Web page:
Models work—until they break. COVID-19 and its responses break many expectations and forecasts. Assessing how enterprise service providers will fare considering current events is an intensive cross-domain exercise. Data sources include past economic crises, public health and pharma experts, and public sector responses. Effects differ by industry and by country. This is the context to evaluate service provider performance, and the effective responses they formulate for clients.
Nations are threading a needle as they spend to sustain their citizenry through the pandemic. Any one, or all, of currency hyper-inflation, economic depression, political instability, and civil unrest are possible side effects. World leaders should recognize the danger and cooperate to help friendly partner nations. Omdia’s forecasts assume this “conservatively optimistic” scenario where COVID-19 strikes a major blow, but the global economy does not founder.
What does COVID-19’s potential economic impact mean for providers of enterprise services? There are still only small hints. Some large network operators increased their quarterly bad debt allowances (mainly on consumer services) by 33─50%. In absolute terms, the reserve cushion only increased from 3─5% to about 5─8% of receivables. For a business example, a large SME broadband provider launched a program letting enterprises downshift into lower-cost tiers or temporarily suspend their connections. At the end of March, 98.2% of business connections were conducting business as usual. In the IT services space, large SIs by end of March had not needed to increase their provision for doubtful allowances.
So far, so good. But the “conservatively optimistic” scenario may fail. Political, social, and financial instability starting inside national borders can have a regional or global impact. If that happens, enterprise providers still have some advantages. First, ICT infrastructure and services are mandatory to businesses. No matter what the economic conditions, companies need connectivity, processing, and storage. Second, larger service providers are experienced in connecting enterprise sites in difficult markets and under challenging conditions. Connectivity and processing will find ways around trade tensions and stressed supply chains. Providers also find ways to compensate for artificial currency controls and cycles of devaluation. Service providers that have experience operating in difficult markets are resourceful in keeping services up and running, and their workers safe in unsafe or unstable conditions.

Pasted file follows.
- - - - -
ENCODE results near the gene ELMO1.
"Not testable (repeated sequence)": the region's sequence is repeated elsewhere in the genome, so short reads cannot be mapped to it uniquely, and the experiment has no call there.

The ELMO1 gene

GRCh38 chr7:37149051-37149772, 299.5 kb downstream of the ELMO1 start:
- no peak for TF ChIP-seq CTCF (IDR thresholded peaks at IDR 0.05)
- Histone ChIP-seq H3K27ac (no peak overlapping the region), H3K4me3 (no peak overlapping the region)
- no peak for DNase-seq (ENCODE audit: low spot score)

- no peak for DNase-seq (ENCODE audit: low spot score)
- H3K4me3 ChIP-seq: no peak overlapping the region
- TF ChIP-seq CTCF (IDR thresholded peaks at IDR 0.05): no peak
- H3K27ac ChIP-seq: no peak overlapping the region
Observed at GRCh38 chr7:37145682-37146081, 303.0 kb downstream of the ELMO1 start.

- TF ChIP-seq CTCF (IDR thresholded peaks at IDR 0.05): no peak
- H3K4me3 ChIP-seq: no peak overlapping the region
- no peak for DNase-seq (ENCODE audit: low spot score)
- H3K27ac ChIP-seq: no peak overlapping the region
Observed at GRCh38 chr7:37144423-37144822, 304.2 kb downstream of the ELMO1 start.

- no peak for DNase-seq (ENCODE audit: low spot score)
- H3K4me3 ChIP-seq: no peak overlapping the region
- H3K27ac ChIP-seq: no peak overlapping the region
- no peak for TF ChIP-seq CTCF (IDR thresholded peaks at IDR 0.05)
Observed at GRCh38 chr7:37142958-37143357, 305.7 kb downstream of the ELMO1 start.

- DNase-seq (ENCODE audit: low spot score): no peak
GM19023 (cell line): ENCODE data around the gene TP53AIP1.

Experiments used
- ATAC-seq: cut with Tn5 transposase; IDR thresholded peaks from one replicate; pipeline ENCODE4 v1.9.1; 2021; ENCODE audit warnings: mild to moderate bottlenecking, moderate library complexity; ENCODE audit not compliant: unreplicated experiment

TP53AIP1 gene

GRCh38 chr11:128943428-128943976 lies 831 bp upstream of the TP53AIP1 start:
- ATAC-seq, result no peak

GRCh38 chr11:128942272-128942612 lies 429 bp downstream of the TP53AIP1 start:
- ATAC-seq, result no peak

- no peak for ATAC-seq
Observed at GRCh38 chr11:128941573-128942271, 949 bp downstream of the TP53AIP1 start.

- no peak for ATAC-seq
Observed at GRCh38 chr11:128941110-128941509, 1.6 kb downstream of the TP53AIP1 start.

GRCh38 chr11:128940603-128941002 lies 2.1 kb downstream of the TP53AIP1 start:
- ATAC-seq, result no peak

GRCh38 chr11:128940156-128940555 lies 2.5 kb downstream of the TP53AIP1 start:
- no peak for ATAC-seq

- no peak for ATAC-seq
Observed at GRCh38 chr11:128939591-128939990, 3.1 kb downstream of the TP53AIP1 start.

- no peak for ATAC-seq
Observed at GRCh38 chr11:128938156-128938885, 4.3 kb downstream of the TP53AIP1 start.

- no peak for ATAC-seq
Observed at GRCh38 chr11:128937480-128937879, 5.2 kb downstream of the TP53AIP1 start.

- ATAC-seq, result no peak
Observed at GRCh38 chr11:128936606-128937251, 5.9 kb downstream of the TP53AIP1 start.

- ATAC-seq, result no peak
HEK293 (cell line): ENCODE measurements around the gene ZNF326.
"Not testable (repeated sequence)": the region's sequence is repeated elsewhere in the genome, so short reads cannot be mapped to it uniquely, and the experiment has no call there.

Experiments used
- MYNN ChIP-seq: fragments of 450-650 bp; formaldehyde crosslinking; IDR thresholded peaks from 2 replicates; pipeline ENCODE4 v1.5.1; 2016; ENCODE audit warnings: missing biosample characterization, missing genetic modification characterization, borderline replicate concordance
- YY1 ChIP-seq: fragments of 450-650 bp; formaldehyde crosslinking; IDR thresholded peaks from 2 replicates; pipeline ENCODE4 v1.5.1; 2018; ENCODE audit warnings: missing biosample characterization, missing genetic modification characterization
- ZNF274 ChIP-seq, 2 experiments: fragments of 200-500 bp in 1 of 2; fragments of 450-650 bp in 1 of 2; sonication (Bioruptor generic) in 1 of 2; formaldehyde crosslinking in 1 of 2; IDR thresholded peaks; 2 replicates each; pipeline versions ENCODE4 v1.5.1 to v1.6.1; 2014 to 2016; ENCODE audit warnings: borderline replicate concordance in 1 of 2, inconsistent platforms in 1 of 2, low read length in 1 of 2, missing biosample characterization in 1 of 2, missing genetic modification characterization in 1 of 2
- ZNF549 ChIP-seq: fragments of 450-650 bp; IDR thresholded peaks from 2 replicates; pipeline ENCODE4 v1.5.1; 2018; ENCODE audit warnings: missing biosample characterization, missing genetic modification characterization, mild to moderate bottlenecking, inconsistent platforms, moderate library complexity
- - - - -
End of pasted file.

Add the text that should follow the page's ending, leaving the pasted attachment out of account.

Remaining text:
In the meantime, we will all hope that countries hold the line on financial, social, and political stability. Hopefully the talents of IT, network, and cloud services providers are put to their greatest test in modern times by facing “only” the global pandemic.
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